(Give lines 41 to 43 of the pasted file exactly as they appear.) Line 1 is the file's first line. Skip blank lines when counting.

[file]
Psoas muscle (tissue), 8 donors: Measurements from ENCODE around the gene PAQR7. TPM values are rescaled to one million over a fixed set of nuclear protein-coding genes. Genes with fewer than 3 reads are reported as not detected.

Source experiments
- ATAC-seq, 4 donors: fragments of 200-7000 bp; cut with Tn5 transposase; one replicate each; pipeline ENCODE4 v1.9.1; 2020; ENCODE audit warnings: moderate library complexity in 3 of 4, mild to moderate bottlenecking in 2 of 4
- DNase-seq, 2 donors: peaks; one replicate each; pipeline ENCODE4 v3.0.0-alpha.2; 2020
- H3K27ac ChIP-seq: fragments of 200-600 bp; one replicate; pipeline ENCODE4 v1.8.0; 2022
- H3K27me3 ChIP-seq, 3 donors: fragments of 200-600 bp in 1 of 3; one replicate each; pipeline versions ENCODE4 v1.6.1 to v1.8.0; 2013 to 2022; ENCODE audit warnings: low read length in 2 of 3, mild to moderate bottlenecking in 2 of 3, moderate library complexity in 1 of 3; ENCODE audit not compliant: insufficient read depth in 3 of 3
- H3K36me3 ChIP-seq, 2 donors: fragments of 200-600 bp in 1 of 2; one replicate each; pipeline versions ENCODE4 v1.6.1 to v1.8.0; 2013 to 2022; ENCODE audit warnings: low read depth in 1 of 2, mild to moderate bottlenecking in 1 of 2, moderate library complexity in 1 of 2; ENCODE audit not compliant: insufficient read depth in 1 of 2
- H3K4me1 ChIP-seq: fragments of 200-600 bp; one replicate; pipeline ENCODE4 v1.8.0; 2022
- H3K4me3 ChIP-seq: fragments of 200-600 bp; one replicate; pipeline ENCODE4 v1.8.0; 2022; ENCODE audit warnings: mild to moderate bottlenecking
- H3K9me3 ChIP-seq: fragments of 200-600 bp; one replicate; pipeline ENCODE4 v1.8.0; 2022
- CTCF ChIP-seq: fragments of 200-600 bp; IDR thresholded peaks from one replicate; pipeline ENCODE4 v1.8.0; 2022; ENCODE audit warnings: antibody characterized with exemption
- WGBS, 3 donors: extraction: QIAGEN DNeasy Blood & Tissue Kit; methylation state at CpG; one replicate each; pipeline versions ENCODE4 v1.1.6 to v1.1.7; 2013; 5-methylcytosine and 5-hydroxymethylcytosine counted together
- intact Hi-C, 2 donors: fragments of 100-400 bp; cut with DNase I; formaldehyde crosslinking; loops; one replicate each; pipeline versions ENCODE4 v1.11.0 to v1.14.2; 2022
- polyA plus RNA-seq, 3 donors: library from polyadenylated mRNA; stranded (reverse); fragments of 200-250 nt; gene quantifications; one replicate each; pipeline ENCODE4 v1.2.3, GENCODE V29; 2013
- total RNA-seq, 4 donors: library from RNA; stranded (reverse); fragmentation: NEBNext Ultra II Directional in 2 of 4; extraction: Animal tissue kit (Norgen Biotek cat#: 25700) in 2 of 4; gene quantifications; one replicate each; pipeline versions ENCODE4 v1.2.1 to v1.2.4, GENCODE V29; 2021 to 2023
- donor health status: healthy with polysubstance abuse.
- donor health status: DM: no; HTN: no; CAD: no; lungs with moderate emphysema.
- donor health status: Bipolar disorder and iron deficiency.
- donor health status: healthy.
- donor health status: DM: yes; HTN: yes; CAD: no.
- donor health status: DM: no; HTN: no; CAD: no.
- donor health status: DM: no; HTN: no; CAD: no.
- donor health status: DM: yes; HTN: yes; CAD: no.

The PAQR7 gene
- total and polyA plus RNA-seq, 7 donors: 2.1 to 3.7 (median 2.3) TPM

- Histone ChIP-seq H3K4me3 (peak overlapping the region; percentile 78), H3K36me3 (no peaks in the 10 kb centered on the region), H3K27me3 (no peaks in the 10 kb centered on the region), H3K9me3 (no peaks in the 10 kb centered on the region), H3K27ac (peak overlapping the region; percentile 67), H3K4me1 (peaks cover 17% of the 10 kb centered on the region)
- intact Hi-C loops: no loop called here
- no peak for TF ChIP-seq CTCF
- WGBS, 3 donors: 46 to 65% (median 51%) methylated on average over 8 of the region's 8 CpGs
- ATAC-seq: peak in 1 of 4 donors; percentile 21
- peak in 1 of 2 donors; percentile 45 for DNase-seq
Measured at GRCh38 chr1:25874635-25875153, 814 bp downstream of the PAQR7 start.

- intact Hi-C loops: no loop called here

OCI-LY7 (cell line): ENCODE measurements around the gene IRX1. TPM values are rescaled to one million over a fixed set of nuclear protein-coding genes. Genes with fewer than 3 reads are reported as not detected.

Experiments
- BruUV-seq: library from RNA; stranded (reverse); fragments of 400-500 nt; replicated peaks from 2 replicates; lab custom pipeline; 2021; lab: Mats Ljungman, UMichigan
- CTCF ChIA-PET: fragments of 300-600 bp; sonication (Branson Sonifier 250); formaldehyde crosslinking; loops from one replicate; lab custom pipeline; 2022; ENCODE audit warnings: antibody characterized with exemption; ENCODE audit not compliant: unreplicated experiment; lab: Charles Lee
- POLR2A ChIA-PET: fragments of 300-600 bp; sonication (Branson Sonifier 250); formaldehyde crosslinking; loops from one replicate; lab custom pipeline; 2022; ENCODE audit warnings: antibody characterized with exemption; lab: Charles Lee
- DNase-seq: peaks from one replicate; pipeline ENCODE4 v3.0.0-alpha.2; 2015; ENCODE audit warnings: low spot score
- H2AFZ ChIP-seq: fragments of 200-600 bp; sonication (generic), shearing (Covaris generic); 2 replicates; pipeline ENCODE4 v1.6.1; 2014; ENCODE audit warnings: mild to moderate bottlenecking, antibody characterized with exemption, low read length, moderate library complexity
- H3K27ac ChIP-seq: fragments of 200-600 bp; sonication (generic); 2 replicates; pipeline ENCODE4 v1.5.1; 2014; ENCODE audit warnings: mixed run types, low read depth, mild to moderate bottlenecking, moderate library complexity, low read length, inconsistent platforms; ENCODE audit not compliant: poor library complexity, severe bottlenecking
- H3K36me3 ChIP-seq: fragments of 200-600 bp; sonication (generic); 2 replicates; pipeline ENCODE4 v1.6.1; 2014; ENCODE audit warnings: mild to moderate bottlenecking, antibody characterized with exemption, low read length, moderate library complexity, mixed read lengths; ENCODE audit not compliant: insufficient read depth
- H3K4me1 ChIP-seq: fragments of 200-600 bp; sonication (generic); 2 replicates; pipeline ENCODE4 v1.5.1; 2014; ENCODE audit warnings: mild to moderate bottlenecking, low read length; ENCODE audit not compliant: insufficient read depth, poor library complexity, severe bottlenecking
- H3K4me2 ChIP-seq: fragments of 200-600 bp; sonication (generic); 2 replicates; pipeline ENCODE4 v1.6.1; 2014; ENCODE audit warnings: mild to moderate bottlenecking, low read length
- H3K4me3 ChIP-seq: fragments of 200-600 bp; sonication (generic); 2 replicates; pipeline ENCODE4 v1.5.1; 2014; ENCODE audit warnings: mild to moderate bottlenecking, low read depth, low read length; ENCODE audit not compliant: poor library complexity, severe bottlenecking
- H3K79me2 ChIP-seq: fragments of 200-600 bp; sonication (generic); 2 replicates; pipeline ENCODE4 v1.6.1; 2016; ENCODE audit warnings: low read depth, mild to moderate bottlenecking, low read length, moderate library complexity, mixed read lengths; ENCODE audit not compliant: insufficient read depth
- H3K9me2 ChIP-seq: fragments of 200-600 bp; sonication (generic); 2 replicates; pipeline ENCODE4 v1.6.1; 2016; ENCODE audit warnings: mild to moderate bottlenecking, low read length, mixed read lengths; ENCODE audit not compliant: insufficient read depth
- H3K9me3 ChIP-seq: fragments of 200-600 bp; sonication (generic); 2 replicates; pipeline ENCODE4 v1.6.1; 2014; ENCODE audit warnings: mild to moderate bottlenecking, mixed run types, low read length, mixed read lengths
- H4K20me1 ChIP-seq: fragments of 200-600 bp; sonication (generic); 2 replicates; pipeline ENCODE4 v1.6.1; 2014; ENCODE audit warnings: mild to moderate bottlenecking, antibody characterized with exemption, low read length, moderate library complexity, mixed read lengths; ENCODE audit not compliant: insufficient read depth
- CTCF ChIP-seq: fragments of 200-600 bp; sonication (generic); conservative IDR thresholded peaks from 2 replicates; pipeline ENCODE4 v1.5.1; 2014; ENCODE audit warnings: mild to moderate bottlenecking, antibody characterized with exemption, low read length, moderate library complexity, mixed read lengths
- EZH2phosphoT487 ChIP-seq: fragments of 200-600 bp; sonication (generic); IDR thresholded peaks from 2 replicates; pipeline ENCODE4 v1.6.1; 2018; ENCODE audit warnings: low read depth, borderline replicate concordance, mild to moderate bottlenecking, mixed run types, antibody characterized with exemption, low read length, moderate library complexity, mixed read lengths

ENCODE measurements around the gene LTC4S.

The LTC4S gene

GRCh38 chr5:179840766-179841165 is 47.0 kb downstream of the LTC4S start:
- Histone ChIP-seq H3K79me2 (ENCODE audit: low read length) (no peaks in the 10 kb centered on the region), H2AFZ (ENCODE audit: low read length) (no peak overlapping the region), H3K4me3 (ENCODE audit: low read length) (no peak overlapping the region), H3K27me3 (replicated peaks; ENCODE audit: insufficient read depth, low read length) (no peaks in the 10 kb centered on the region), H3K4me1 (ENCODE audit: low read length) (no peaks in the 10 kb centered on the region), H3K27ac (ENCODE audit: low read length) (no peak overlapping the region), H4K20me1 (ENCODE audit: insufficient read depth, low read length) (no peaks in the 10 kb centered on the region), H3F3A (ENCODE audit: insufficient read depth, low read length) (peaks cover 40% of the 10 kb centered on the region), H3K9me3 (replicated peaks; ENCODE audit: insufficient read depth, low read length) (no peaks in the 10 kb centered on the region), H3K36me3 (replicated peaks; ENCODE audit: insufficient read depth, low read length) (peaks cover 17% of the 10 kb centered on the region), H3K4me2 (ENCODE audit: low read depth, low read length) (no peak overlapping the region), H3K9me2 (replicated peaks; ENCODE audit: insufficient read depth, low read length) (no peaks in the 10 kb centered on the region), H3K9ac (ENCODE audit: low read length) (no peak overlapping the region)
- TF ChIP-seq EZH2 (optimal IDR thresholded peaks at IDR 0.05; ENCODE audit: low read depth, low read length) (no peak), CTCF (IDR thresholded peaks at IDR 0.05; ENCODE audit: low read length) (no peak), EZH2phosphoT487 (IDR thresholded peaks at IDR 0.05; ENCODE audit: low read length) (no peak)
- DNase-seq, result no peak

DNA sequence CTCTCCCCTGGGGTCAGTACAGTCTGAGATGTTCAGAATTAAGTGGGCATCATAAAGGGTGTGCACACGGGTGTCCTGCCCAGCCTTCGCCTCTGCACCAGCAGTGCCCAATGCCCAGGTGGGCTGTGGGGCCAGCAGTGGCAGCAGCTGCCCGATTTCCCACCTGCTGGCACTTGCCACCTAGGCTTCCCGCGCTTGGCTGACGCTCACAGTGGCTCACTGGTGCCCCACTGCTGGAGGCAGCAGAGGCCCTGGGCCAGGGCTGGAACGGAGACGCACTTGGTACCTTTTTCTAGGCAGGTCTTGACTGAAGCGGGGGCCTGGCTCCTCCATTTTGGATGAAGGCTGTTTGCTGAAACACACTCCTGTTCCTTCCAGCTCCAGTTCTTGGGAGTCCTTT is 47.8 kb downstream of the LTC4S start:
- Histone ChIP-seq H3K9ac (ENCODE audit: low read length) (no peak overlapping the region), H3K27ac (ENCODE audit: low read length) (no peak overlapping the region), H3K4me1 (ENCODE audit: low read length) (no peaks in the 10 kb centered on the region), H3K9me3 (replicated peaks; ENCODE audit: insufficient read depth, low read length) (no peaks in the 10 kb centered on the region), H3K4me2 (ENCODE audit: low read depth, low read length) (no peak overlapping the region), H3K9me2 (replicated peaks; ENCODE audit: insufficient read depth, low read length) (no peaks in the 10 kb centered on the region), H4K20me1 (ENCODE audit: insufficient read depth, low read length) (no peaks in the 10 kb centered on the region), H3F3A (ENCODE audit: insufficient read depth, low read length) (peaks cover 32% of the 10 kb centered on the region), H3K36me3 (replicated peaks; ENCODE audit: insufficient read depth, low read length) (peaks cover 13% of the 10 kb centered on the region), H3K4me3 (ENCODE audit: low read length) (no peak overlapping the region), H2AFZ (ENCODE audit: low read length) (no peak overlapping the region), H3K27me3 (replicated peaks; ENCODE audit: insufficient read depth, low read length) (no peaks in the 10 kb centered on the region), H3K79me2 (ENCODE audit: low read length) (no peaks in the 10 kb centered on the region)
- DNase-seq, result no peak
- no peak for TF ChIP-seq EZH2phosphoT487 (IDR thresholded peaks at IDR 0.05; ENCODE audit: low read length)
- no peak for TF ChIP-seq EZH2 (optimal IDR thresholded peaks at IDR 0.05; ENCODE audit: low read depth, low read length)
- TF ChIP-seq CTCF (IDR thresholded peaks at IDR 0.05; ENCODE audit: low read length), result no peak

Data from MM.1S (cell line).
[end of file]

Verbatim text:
- H3K27ac ChIP-seq: fragments of 200-600 bp; sonication (generic); 2 replicates; pipeline ENCODE4 v1.5.1; 2014; ENCODE audit warnings: mixed run types, low read depth, mild to moderate bottlenecking, moderate library complexity, low read length, inconsistent platforms; ENCODE audit not compliant: poor library complexity, severe bottlenecking
- H3K36me3 ChIP-seq: fragments of 200-600 bp; sonication (generic); 2 replicates; pipeline ENCODE4 v1.6.1; 2014; ENCODE audit warnings: mild to moderate bottlenecking, antibody characterized with exemption, low read length, moderate library complexity, mixed read lengths; ENCODE audit not compliant: insufficient read depth
- H3K4me1 ChIP-seq: fragments of 200-600 bp; sonication (generic); 2 replicates; pipeline ENCODE4 v1.5.1; 2014; ENCODE audit warnings: mild to moderate bottlenecking, low read length; ENCODE audit not compliant: insufficient read depth, poor library complexity, severe bottlenecking